HSV infection is a dangerous cutaneous viral infection in children with atopic dermatitis and requires immediate medical attention. In atopic dermatitis, skin barrier dysfunction allows the HSV virus to enter more easily compared to nonaffected skin.[55] When this infection occurs in the context of atopic dermatitis, it may result in eczema herpeticum, a condition characterized by an eruption of vesicles and punched-out grouped lesions over the head, neck, and trunk, alongside systemic features such as fever, malaise, and lymphadenopathy.[56] The natural history of the infection is crusting over of the blisters within 2 weeks and then a full recovery within 2–6 weeks.[56] However, a number of complications may occur, including keratoconjunctivitis and viremia, which may lead to multiple organ involvement and potentially death.[57],[58] In a cohort study of eczema herpeticum, 57% of children were hospitalized.[59] These children were also found to be at an increased risk of recurrence.[59] Predisposing factors to eczema herpeticum include early onset of atopic dermatitis, presence of other atopic conditions, and high total serum IgE levels, which often correlate with more severe atopic dermatitis.[57],[60] Use of systemic corticosteroids was also associated with a longer hospital stay for eczema herpeticum in children, but there was no difference with topical corticosteroid use.[61] The effect of calcineurin inhibitors on the onset and course of eczema herpeticum is conflicting; there is evidence that they may increase the incidence of the infection [62] but were not shown to have an impact on hospitalization length in affected children.[61]

  Metabolic Conditions Top


Somewhat contradictory evidence has emerged regarding the relationship between atopic dermatitis in children and obesity status. While the majority of evidence points to an association between childhood obesity and atopic dermatitis,[12],[26],[63],[64] there are several studies that have found no relationship between the two.[65],[66] In studies demonstrating a relationship, early obesity was associated with more severe forms of atopic dermatitis.[63],[64] Specifically, central obesity was associated with moderate-to-severe pediatric atopic dermatitis.[12] These findings may suggest a role for maintaining a healthy weight in preventing or managing atopic dermatitis in children.


Atopic dermatitis was linked to both high systolic and diastolic blood pressure in children.[12] Furthermore, severe atopic dermatitis was associated with high systolic blood pressure independently of obesity status.[12] However, further work is required to fully elucidate the relationship between atopic dermatitis and hypertension, as well as to describe the mechanisms underlying this association.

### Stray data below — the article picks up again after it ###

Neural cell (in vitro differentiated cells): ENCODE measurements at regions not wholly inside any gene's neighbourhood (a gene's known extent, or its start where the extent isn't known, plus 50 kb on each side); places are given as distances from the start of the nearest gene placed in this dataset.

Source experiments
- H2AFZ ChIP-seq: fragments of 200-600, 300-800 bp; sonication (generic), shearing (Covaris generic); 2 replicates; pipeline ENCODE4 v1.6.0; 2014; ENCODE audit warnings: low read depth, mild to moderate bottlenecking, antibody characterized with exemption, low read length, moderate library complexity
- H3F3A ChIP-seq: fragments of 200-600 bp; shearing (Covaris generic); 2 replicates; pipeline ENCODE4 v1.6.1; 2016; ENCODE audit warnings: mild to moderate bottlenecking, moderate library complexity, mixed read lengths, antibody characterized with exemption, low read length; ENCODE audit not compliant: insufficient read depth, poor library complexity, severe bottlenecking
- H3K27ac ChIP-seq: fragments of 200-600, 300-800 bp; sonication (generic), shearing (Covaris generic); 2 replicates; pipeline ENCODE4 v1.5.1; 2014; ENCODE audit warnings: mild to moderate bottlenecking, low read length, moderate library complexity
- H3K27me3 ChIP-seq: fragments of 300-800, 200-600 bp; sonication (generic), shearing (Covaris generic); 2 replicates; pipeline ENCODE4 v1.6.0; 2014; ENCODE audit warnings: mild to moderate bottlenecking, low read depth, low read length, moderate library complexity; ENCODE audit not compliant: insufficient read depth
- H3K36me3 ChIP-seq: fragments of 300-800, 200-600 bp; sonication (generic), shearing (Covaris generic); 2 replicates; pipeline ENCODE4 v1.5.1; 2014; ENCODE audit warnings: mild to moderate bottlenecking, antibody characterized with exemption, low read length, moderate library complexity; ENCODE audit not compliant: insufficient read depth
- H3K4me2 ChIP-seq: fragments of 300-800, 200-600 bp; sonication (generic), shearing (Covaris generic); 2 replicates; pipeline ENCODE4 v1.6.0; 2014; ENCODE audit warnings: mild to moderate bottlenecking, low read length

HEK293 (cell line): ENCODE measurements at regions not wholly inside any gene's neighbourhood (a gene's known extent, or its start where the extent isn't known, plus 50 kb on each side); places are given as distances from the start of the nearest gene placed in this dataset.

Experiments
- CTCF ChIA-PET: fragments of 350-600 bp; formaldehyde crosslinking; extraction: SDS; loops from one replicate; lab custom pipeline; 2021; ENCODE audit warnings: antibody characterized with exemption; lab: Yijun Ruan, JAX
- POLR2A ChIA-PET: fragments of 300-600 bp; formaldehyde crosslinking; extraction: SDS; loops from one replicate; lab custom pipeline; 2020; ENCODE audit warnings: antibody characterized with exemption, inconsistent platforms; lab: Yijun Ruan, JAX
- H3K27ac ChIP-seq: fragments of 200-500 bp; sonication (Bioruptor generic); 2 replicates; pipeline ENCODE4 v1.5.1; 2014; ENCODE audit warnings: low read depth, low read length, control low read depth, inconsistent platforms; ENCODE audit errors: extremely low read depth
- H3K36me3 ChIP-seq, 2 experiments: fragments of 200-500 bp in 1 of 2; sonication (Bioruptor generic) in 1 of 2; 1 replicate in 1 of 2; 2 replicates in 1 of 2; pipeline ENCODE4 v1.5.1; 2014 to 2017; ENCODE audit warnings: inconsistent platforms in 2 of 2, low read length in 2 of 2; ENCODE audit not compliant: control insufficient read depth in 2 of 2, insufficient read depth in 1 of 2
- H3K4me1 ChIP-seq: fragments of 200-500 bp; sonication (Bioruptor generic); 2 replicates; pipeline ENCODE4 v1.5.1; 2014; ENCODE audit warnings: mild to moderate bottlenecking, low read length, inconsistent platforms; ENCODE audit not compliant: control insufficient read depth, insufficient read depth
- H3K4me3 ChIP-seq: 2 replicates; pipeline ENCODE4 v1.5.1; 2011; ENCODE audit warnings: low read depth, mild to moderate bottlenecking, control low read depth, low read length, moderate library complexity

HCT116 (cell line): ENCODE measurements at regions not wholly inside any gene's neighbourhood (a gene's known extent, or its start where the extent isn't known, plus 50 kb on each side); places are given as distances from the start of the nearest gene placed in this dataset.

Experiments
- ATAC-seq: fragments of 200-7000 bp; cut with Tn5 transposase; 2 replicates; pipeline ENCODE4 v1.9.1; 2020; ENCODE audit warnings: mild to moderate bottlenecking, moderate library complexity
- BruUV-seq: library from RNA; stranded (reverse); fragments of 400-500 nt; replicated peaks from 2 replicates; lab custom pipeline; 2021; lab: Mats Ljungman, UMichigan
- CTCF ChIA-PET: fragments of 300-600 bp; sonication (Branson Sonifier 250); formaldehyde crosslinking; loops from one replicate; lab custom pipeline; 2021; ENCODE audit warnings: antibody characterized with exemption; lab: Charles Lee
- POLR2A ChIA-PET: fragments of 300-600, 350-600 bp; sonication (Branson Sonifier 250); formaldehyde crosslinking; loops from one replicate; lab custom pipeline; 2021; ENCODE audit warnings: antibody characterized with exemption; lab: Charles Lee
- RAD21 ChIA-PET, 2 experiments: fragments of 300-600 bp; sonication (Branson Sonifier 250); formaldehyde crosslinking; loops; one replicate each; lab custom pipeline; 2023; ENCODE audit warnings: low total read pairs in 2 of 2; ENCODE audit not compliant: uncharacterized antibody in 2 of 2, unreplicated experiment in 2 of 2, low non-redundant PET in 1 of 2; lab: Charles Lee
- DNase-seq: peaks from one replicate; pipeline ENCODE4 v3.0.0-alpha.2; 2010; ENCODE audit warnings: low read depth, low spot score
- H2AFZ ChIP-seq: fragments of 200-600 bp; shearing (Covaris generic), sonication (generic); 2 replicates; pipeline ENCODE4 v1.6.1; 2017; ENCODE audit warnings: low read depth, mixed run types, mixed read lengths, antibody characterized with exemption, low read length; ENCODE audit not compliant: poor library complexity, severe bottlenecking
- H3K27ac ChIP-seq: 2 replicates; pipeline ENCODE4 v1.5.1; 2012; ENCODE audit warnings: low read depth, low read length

Injuries Top

Patients with atopic dermatitis are at increased risk of accidental injury. Atopic dermatitis was associated with injury in a home setting but was inversely associated with injury in other places.[11] Atopic dermatitis was also significantly associated with injury requiring medical attention, even when controlling for risk factors such as psychiatric and behavioral disorders.[11] However, psychiatric and behavioral disorders were found to mediate the relationship between atopic dermatitis and injury.[11]

  Anemia Top

A recent analysis of large population-based US cross-sectional studies found that children with any type of atopic dermatitis had significantly higher odds of anemia.[13] Furthermore, the study found that children with a current presentation of atopic dermatitis were almost twice as likely to have anemia, with an even greater likelihood of having microcytic anemia in particular.[13] It is important to note, however, that the findings require replication, preferably with a longitudinal analysis, before drawing conclusions on the directionality of the relationship. The mechanism of the association between these conditions remains unknown.

  Conclusion Top

As researchers begin to expand their understanding of how the skin and other body systems are related, there is an emerging role for dermatologists to examine the broader implications of conditions such as atopic dermatitis that are classically considered to predominantly involve the skin. This review has attempted to highlight a number of diverse comorbidities related to atopic dermatitis that have the potential to add to the morbidity and decreased quality of life that is associated with the condition. Future work should continue to explore these comorbidities in longitudinal datasets to help inform patients and clinicians as to which conditions require screening and intervention. It also remains to be seen whether improved atopic dermatitis control decreases the incidence and prevalence of comorbidities and vice versa. The more that is learned about these complex conditions, the more we will be able to improve the overall health of our patients.

Financial support and sponsorship

Dr. Drucker served as an investigator and has received research funding from Sanofi and Regeneron and has been a consultant for Sanofi, RTI Health Solutions, and Eczema Society of Canada. He has received honoraria from Astellas Canada, Prime Inc, Spire Learning and Eczema Society of Canada.

Conflicts of interest

There are no conflicts of interest.